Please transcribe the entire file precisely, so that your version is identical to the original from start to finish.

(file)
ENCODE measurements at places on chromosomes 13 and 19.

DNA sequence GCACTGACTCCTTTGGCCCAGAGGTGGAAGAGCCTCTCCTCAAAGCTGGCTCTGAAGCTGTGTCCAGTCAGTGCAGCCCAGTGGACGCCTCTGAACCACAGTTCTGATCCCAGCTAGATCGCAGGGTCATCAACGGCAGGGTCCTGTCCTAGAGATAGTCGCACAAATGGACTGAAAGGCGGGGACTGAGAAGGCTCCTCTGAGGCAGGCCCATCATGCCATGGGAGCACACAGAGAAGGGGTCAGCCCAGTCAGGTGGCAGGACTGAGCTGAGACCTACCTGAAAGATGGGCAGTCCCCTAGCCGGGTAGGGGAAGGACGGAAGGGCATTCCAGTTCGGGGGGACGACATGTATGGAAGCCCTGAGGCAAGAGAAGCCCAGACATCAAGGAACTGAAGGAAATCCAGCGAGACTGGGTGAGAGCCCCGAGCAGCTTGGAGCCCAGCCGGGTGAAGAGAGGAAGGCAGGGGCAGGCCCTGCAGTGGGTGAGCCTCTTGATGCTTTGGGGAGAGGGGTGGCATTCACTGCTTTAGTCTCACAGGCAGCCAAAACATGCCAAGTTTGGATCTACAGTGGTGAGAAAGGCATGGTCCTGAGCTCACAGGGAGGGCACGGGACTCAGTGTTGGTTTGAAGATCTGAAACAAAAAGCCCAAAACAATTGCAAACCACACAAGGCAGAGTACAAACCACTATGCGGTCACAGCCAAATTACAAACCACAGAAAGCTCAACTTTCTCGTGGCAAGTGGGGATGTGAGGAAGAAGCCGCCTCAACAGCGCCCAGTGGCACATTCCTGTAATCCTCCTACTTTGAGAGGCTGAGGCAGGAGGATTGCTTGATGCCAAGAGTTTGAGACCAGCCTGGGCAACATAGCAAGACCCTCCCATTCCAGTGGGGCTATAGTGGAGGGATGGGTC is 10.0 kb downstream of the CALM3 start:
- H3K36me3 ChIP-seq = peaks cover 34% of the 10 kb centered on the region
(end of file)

ENCODE measurements at places on chromosomes 13 and 19.

DNA sequence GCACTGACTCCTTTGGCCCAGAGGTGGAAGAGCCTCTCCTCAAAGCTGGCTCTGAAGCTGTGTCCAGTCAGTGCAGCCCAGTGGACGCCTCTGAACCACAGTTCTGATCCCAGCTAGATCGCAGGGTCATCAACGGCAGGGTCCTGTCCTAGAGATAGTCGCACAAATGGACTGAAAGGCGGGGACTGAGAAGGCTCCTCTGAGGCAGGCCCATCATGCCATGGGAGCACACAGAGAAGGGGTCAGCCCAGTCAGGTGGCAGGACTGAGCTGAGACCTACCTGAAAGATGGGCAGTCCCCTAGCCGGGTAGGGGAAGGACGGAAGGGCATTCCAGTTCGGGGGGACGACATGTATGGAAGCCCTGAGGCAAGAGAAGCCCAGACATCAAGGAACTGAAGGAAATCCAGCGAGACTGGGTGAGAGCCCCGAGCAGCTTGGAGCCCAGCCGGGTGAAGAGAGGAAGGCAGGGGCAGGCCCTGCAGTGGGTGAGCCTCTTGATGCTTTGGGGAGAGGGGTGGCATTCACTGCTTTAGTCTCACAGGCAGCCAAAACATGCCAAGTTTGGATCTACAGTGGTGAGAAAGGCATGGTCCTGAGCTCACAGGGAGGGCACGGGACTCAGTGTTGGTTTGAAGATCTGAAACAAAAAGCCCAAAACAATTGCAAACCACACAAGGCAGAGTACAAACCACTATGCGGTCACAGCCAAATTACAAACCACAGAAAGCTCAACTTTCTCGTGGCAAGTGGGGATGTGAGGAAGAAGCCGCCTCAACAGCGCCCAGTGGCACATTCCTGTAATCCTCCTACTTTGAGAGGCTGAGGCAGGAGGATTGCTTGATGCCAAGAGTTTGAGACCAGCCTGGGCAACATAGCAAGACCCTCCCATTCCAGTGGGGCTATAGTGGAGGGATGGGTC is 10.0 kb downstream of the CALM3 start:
- H3K36me3 ChIP-seq = peaks cover 34% of the 10 kb centered on the region